European Sociological Association (ESA) - Research Network for the Sociology of the Arts (RN2)
Lüneburg and Hamburg, March 28 - April 1, 2007
The focal points of this paper are the displacement of meaning and the functions in the realm of the artistic perception in a market-driven society, and the consequent production of new types of meaning.
The paper explores the hypothesis that there is a correlation between the kind of the visual representations used in the print commercial advertisements and the symbolic value of the advertised consumer goods. After a short review of previous research in the cases of other countries, the paper presents the results from an exploratory research of the printed ads in Greek magazines. The research is both qualitative and quantitative. According to the working hypothesis, the higher the symbolic value of the advertised consumer good, the more frequent is the use of visual representations that derive from an established, commonly known and highly appreciated visual artistic canon. For the purposes of this research, we collected a random sample of print advertisements published in Greek magazines during 2002-2007 and traced the use of visual artworks.
The data collected during this exploratory research indicate that there are significant differences between Greece and other countries in the frequency of appearance and the use of visual artworks in printed ads. The differences concern the symbolic value and the status of the visual arts, the ways in which the ads create communication codes and the types of goods for which image and identity is created through the use of visual artworks in the Greek case.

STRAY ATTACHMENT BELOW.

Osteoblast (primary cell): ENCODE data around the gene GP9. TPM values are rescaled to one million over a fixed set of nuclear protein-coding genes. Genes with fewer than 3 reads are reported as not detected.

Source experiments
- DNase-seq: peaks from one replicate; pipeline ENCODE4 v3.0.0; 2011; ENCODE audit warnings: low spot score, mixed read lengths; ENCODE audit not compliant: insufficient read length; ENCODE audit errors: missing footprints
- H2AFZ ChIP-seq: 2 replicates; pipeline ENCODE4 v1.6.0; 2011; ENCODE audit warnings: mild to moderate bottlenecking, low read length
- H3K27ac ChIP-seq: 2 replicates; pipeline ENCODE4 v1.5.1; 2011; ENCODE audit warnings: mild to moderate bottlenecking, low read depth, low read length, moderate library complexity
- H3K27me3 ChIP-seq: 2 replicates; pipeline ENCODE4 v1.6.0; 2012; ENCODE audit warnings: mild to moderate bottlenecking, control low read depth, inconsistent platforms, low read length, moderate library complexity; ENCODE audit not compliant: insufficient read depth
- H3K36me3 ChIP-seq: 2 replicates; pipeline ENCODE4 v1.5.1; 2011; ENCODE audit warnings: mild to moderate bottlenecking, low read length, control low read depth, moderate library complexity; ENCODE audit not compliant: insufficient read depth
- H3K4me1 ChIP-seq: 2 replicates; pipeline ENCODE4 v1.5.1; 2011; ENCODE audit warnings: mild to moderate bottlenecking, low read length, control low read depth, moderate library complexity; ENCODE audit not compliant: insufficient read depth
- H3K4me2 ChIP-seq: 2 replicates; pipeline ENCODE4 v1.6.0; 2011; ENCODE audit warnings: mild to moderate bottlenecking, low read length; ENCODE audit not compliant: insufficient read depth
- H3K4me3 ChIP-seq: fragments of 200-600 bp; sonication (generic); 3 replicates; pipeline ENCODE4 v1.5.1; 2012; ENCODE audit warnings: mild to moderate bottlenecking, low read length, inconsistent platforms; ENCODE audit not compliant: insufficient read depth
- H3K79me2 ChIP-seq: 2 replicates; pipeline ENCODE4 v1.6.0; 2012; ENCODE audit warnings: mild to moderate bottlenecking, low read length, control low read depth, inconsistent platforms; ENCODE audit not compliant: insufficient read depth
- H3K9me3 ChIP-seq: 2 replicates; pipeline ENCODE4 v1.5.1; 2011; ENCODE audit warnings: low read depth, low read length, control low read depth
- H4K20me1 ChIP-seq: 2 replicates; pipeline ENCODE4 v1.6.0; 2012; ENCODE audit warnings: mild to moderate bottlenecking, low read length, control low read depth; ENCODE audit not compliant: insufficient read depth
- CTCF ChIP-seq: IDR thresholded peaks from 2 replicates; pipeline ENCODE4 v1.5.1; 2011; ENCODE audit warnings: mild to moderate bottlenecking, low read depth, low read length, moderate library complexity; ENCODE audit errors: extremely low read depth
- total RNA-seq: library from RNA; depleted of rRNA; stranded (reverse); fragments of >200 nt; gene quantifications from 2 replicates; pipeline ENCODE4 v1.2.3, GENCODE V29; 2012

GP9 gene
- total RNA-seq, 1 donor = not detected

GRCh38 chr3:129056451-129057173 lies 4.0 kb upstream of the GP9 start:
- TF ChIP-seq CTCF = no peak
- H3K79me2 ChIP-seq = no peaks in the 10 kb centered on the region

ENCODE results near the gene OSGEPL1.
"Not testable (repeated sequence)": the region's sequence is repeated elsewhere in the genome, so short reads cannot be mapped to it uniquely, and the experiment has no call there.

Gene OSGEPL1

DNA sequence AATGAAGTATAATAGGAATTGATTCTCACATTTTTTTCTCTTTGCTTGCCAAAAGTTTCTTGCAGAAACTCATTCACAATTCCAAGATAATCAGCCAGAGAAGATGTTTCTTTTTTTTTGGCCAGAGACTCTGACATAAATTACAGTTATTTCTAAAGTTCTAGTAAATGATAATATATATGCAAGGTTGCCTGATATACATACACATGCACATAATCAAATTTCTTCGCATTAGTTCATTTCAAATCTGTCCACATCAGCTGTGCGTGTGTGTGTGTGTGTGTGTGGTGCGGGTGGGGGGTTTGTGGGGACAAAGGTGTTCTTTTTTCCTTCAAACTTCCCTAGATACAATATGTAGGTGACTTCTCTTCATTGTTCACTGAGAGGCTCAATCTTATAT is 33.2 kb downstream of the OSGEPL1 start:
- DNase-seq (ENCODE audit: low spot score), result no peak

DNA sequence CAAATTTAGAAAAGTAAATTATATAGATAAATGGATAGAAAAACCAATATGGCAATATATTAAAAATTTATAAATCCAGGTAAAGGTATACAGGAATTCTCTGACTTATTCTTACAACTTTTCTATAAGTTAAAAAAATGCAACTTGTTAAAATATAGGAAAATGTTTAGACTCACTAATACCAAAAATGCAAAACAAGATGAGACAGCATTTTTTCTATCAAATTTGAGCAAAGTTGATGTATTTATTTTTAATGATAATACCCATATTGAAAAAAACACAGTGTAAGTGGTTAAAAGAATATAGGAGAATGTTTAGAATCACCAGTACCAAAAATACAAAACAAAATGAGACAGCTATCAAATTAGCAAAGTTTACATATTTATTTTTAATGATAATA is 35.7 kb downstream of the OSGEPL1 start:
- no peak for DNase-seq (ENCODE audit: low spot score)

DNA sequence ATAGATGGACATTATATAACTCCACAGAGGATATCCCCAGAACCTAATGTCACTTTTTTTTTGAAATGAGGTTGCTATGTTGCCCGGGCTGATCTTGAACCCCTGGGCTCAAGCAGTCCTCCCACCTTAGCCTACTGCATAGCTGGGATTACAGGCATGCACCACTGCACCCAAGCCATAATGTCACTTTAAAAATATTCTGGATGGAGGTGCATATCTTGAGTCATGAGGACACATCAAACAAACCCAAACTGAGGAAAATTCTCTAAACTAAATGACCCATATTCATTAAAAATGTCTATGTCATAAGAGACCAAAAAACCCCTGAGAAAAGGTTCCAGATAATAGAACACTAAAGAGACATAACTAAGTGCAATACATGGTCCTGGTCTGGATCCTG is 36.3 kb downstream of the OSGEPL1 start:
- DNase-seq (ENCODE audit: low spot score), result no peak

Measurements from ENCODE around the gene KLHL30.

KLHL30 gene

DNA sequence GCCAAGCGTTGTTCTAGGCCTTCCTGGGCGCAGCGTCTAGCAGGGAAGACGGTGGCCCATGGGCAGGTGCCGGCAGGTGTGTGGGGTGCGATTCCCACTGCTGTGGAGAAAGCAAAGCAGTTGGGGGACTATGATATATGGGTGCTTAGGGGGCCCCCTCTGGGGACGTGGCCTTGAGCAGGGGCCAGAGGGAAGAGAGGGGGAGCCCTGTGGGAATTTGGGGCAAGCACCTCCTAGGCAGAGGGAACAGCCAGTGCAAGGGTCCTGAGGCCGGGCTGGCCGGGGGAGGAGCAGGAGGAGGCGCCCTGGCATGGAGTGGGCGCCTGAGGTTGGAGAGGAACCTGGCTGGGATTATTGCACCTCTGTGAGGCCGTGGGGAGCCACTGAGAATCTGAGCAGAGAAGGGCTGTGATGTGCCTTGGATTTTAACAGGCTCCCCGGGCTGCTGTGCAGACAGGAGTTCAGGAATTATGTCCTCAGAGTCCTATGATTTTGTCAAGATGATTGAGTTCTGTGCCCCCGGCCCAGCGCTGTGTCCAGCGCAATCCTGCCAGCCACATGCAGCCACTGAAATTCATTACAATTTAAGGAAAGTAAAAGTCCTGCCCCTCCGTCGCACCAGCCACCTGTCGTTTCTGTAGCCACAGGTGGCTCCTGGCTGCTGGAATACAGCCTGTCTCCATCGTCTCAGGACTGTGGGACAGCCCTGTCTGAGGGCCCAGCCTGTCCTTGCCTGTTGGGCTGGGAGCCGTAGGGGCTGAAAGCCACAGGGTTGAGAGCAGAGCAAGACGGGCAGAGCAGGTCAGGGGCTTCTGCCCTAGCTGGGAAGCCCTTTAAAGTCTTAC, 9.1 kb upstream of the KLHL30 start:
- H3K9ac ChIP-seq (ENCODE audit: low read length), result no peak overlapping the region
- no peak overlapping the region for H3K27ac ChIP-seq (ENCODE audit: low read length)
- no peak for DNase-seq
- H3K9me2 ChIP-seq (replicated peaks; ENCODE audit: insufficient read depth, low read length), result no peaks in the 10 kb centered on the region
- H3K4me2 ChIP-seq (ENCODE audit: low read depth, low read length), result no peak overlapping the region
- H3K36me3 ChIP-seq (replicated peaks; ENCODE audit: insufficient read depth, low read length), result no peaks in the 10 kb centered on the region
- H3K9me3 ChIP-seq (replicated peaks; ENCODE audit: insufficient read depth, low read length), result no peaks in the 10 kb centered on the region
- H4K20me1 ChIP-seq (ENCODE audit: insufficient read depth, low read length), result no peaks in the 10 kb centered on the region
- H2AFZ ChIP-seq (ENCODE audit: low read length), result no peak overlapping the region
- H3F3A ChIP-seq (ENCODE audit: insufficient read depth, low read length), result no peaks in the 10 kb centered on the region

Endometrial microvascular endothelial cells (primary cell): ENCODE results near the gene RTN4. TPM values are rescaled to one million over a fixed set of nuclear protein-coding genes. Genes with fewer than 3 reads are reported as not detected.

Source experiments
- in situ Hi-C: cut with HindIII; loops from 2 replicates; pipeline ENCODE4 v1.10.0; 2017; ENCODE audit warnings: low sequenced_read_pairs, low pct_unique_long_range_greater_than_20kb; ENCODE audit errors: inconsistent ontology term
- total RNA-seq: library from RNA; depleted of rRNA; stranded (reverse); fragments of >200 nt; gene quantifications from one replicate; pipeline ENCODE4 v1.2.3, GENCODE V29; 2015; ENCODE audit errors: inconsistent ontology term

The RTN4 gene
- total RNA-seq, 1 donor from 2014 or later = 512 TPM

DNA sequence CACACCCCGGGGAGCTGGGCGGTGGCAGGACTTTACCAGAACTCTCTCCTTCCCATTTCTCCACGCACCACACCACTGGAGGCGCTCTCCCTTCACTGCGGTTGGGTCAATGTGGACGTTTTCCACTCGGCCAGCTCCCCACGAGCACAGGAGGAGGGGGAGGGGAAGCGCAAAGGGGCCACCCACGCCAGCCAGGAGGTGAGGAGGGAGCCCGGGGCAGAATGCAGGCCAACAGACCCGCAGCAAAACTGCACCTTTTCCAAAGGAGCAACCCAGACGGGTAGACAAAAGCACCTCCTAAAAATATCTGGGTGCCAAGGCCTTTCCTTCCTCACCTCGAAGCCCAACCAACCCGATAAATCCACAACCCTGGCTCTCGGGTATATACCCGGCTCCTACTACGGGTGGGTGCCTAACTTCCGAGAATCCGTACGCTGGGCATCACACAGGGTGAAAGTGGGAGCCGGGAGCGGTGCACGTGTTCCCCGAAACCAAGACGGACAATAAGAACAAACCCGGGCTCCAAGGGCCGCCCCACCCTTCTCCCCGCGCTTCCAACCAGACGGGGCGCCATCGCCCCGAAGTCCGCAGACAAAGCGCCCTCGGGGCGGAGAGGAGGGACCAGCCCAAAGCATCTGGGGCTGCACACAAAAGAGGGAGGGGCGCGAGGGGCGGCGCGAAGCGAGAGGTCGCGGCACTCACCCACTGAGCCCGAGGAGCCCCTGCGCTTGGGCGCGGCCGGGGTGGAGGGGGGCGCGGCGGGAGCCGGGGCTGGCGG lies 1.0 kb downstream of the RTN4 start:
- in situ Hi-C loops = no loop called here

Exploring the social functions of the visual arts in printed ads, the paper indicates the need for further research in this field taking into account its importance for a better understanding of the everyday culture and of the specific functions of the visual arts in the Greek case. This type of research may contribute to comprehend: the ways in which the visual arts are utilized by the economy and the media; the stronger convergence between different forms of communication in late capitalism and its consequences for the production of meaning and values; the emergence of new patterns of cultural consumption characterized by ambivalence; the ways in which the visual arts function as a source of creativity for the entrepreneurs; the decline of a previous highly pronounced divergence that has been dominant and the transformation of the ways in which people perceive the artworks.